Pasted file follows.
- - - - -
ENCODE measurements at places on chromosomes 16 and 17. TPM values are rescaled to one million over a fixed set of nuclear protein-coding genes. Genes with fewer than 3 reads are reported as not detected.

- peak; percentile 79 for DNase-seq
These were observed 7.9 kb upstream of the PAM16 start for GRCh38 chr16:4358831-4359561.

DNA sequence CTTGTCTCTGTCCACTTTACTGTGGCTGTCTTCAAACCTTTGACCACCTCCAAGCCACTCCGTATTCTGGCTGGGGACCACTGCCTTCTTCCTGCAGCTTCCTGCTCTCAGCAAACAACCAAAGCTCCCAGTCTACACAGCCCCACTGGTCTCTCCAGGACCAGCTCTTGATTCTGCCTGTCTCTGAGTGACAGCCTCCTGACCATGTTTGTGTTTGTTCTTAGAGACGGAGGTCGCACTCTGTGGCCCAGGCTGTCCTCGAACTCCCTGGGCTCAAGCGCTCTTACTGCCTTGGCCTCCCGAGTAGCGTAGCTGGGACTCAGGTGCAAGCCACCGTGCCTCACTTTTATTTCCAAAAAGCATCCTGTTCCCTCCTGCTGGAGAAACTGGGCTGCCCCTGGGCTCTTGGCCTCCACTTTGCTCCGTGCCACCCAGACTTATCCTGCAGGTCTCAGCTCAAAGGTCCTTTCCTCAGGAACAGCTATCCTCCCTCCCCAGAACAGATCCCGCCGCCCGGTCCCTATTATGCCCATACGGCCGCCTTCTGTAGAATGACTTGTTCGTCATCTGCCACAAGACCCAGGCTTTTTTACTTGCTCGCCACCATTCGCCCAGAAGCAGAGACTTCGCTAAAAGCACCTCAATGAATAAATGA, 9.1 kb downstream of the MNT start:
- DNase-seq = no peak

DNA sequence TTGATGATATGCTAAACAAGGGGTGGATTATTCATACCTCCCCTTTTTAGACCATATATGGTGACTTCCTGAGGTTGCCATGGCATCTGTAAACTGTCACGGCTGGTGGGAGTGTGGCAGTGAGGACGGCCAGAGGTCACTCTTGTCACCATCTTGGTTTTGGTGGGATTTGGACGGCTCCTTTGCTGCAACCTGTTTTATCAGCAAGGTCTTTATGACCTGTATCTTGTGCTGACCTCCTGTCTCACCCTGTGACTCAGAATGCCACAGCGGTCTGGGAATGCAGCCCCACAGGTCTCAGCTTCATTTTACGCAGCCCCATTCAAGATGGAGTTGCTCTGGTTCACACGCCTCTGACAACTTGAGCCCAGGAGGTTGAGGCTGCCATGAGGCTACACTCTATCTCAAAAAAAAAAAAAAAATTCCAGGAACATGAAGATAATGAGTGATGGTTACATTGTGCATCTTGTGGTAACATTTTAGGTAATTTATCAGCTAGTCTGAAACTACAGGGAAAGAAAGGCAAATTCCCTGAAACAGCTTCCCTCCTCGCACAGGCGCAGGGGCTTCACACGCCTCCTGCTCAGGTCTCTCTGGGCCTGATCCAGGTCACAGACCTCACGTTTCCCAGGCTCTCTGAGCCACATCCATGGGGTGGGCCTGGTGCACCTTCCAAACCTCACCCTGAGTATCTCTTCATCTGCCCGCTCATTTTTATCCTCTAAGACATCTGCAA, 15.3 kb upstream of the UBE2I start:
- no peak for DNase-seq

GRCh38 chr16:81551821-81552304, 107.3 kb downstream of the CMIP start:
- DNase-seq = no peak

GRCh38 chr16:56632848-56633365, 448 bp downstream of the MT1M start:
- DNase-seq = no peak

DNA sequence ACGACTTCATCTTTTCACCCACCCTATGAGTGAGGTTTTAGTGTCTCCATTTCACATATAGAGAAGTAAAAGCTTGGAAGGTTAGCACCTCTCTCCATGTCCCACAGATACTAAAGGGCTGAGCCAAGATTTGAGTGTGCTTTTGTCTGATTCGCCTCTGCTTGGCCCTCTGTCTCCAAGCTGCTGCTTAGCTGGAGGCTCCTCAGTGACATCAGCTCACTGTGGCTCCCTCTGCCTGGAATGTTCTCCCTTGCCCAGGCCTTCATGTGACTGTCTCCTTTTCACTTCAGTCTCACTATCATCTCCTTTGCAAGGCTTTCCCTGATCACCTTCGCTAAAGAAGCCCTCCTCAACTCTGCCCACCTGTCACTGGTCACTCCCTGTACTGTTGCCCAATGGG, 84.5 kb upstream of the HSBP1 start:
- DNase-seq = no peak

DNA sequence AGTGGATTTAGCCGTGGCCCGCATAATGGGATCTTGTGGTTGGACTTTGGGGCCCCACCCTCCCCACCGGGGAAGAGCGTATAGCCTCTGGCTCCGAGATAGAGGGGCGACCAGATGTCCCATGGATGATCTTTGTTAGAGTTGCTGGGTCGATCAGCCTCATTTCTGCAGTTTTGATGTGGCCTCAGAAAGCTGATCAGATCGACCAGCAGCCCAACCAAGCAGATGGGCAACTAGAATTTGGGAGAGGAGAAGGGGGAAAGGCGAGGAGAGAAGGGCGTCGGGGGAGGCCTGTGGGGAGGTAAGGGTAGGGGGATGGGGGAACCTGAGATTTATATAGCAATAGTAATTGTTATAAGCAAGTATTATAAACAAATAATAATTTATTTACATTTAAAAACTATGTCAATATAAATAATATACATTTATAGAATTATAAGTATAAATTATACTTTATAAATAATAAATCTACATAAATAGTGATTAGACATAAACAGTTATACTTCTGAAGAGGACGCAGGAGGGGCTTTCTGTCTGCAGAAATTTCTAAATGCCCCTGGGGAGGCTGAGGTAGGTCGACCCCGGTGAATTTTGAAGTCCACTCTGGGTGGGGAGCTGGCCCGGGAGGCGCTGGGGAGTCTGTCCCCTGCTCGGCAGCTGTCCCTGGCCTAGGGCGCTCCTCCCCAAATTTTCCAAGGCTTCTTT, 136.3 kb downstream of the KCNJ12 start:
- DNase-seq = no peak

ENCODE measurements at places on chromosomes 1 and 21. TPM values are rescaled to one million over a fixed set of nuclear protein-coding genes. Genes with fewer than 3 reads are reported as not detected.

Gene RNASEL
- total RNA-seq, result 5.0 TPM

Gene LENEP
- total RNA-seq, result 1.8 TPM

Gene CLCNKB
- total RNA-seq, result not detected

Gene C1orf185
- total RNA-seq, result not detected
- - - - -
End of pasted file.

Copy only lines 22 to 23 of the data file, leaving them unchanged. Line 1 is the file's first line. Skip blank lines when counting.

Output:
- total RNA-seq, result not detected

Gene C1orf185